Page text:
How sushi at Jiro’s can help you become a better planner

What a good plan has in common with good sushi.

One of our JUNE staff members traveled to Tokyo to dine at the world renowned Sukiyabashi Jiro. He ordered the omakase set.

An omakase order is where the customer relinquishes control of his order completely to the chef’s determined course. The underlying philosophy of omakase goes something along the lines of:

“I trust you, Chef, and I trust what you have in store for me.”

An omakase at Jiro’s consists of 20 sushi pieces served one by one over a half hour. Planning and prepping for an omakase at Jiro’s is made out of three main components: operation, detail, and timing.

First ingredient: Operation

A plan is a process made of tasks.

Every morning at Jiro’s begins with sourcing the ingredients for each omakase course. Jiro’s son Yoshikazu tracks down specific vendors at Tsukiji market for the day’s fish. The fish are then passed to the kitchen staff, who follow a specific list of tasks to help bring out the flavor of each fish. For example, one member of the kitchen staff will be tasked with massaging an octopus for a half hour while another is tasked with bathing the fish in light marinade.

Each task, though unique in its own right, are woven together to form an operational balance when done in the right order and pace. Tasks reflect and move towards an objective outcome, either in the short term or long term.

Second ingredient: Detail

Tasks are brought to life through notes and details.

Tasks delegated to both the kitchen and the servers are qualified by another respective level of detail. These details are what give each preparation task a sense of life, purpose, and meaning in the overall picture of the omakase.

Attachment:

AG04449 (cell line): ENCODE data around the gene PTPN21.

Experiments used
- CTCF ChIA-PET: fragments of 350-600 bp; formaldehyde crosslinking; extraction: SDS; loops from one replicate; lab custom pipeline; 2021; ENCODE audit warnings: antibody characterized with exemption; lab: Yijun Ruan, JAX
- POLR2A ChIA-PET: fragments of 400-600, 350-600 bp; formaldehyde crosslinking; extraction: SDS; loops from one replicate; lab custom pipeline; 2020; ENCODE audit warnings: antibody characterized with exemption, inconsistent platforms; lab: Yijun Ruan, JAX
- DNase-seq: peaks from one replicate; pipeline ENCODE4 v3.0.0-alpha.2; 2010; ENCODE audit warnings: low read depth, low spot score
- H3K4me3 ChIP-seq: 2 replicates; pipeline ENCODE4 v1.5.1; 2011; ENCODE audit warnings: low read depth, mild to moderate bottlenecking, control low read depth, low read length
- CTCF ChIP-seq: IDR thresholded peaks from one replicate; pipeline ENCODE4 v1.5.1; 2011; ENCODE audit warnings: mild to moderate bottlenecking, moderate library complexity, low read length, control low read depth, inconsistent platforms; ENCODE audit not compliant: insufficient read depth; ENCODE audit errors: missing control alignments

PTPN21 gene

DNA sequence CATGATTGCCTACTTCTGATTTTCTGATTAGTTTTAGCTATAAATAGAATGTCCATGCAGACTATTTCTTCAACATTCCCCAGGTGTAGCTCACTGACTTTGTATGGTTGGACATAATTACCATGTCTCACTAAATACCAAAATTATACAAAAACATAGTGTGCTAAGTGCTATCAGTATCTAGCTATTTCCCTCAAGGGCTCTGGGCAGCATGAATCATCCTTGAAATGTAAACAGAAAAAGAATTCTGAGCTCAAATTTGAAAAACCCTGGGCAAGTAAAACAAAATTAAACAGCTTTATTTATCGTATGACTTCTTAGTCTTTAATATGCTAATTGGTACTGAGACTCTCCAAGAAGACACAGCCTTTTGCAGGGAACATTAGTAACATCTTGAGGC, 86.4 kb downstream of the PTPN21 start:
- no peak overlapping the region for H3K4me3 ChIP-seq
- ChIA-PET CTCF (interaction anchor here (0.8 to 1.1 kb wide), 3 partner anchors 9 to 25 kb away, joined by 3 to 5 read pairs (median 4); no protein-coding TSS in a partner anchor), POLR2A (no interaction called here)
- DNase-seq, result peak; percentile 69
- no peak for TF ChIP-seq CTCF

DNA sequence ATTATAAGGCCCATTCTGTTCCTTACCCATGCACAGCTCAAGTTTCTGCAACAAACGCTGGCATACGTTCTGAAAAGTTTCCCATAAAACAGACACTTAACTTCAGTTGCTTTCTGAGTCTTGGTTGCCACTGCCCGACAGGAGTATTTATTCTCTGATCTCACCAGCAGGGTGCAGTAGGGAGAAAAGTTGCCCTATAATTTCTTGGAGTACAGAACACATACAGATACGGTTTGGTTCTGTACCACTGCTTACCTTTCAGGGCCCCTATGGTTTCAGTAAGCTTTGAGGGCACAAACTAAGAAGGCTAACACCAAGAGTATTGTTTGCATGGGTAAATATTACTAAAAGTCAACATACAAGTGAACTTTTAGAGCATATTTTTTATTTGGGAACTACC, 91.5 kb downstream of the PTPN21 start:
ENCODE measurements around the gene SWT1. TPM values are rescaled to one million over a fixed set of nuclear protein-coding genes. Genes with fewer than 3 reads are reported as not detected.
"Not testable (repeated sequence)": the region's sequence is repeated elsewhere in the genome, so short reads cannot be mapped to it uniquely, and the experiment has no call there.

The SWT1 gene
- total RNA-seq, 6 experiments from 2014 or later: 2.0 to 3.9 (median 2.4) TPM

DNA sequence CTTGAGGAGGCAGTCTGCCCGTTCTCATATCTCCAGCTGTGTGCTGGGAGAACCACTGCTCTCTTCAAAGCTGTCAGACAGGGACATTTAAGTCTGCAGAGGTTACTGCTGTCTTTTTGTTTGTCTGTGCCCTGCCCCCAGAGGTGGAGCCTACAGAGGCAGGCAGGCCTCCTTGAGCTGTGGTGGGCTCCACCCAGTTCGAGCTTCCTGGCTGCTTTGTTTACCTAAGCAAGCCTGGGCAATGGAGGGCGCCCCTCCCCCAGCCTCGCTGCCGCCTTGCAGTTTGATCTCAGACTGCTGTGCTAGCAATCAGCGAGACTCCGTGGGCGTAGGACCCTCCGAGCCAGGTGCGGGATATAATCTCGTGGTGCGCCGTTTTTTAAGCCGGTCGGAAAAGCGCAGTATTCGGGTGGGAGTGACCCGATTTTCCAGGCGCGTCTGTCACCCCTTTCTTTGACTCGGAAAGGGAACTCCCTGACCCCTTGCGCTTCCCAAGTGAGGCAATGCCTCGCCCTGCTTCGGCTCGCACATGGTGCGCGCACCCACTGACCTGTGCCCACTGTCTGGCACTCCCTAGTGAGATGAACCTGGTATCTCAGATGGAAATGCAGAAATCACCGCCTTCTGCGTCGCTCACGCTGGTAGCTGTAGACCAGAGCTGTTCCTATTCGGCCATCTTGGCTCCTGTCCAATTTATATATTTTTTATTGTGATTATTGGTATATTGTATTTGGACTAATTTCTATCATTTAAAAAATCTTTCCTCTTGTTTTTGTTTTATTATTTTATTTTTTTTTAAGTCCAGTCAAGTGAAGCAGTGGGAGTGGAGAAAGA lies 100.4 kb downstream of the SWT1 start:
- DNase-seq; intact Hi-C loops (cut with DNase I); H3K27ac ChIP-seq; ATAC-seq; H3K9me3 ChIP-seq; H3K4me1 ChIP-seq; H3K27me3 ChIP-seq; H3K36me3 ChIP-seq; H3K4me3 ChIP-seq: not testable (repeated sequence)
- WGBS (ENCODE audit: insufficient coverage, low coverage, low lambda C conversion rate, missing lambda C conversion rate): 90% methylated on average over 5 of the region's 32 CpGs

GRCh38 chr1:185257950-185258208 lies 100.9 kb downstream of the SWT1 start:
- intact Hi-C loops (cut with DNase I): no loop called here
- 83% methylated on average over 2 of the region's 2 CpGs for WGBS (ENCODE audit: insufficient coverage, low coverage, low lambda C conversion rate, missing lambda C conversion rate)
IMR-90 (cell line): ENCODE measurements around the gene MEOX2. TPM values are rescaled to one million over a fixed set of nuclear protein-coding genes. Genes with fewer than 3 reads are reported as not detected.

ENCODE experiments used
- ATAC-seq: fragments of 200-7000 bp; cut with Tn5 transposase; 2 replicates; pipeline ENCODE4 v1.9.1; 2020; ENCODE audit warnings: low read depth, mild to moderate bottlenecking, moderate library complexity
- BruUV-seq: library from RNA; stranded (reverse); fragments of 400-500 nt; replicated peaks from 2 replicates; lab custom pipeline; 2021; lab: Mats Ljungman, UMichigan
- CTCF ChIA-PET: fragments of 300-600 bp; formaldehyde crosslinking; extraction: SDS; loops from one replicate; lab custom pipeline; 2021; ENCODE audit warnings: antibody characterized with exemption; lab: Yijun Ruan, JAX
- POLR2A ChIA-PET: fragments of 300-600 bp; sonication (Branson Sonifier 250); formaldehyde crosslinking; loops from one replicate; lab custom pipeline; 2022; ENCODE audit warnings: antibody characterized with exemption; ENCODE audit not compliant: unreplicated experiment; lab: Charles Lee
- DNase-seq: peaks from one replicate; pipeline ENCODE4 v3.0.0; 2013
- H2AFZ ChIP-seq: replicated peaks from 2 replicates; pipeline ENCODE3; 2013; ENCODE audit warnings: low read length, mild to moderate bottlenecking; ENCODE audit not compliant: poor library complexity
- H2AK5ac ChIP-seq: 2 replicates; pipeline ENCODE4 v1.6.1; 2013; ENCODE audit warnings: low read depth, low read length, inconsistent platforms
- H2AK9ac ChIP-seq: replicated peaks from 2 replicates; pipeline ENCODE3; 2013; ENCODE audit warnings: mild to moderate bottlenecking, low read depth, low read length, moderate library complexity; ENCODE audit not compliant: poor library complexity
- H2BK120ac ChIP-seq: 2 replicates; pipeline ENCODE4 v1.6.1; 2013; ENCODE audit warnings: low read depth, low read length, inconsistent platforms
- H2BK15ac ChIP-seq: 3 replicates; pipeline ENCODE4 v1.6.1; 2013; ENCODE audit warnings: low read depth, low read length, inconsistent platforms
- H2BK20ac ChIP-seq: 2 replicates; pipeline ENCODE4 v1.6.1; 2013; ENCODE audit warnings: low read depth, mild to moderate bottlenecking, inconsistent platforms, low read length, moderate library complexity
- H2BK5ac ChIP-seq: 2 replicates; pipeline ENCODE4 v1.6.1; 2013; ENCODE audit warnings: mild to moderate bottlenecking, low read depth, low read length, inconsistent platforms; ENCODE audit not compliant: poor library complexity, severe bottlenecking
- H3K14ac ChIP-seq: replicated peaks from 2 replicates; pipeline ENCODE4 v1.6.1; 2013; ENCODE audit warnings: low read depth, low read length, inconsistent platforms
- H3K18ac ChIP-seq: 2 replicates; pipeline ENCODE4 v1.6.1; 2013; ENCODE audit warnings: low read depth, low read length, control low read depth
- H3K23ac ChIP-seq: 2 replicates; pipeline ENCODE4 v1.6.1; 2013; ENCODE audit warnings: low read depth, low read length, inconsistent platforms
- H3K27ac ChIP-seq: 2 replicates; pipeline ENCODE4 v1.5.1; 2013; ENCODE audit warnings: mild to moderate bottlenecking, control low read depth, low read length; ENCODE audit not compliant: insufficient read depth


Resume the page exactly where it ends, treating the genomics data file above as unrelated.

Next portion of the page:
One of the most notoriously humbling sushi pieces served at Jiro is the tamagoyaki (grilled egg). In many sushi circles, the skill level of a kitchen is represented by the quality of their tamagoyaki.

Preparing the tamagoyaki at Sukiyabashi Jiro requires an intense amount of work and the batter process in particular is crucial. After failing to make the tamago cake over 200 times, a sushi chef was left in tears when his successful attempt finally received Jiro’s blessing. (That sushi chef was Daisuke Nakazawa, who now runs one of New York’s hottest upscale sushi restaurants.)

Tasks without details are lifeless; notes and details help us create impact through our tasks.

Third ingredient: Timing

For planners, a schedule bridges tasks and create value through their connections.

The entire 20-piece omakase at Jiro’s takes about 25 minutes to eat, meaning you have roughly a minute to finish each piece with about 15–20 seconds to spare in between.

That sense of urgency is actually purposeful; sushi chefs believe the quality and taste of sushi declines with each passing second after plating. Jiro even seats his customers in a specific order to minimize the time between when a sushi piece is served and eaten.

The rapid pace helps you notice how flavors change between each piece. These changing flavors help to model a relationship made out of flavors. What makes the omakase at Jiro special is how each sushi piece holds a savory identity relative to what came before and after. Jiro helps us realize his vision of umami by mapping out his own balance of flavors and sustaining it from the beginning to the end of his omakase course.

That means Jiro recognizes the contrast between 20 unique sushi flavors and build palatable relationships out of taste and time. As a sushi chef, he is intimately familiar with organizing the flavors of 30 types of fish in the same way we as planners are familiar with managing the days in a calendar month.

Jiro’s Sushi is planning at its finest

Eating an omakase at Jiro isn’t meant to be an exemplary template for planning; Jiro’s success is defined by the philosophy that drove how he approaches each of his ingredients, which in turn inspires trust amongst his customers. That’s why no other sushi chef can imitate Jiro, even if equipped with the same exact set of ingredients.

A good plan extends to the tools that you use. It could be a task list to track your actions, a notepad to write memos and details, and a calendar to schedule your days. It could even be all three.

What’s worth taking away from this experience is the philosophy resulting from Jiro’s planning. A great omakase isn’t realized in one bite, but is reflected in the way every sushi piece works together towards the memorable aftertaste after eating that last tamagoyaki; it’s what trust tastes like.

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